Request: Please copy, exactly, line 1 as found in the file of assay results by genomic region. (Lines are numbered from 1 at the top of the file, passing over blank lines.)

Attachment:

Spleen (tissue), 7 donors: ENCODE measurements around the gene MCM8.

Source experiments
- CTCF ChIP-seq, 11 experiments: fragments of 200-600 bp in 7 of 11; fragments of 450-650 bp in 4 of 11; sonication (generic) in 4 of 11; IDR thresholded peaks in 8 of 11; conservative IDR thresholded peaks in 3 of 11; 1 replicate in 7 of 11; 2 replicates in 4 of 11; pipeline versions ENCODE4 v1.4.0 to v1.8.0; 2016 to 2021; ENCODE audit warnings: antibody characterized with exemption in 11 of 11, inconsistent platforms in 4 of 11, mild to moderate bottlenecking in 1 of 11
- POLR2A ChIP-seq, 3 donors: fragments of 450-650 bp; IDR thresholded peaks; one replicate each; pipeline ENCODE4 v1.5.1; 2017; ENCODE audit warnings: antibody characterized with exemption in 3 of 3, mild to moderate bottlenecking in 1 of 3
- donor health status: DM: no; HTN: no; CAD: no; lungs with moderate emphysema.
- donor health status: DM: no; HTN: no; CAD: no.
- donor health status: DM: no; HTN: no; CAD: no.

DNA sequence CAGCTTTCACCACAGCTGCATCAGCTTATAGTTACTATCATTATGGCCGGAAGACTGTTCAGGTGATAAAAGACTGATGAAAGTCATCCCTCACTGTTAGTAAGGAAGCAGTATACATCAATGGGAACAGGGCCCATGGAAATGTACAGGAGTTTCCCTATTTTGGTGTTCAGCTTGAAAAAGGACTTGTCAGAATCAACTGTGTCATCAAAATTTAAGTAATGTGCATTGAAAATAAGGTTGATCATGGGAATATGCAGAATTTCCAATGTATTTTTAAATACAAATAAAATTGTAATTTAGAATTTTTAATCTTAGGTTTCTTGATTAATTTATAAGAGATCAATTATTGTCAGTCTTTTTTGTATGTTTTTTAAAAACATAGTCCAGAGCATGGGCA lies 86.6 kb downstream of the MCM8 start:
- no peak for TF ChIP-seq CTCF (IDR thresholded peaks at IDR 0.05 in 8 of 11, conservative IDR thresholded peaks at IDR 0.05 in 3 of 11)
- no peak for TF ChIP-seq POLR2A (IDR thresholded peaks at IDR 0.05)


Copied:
Spleen (tissue), 7 donors: ENCODE measurements around the gene MCM8.